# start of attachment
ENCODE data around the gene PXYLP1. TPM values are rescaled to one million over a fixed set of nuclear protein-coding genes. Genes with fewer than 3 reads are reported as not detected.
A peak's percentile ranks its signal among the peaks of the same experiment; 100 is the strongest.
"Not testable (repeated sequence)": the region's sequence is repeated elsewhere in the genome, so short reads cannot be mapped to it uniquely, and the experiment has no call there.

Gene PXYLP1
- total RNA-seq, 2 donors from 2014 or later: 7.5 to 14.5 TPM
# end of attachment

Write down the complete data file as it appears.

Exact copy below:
ENCODE data around the gene PXYLP1. TPM values are rescaled to one million over a fixed set of nuclear protein-coding genes. Genes with fewer than 3 reads are reported as not detected.
A peak's percentile ranks its signal among the peaks of the same experiment; 100 is the strongest.
"Not testable (repeated sequence)": the region's sequence is repeated elsewhere in the genome, so short reads cannot be mapped to it uniquely, and the experiment has no call there.

Gene PXYLP1
- total RNA-seq, 2 donors from 2014 or later: 7.5 to 14.5 TPM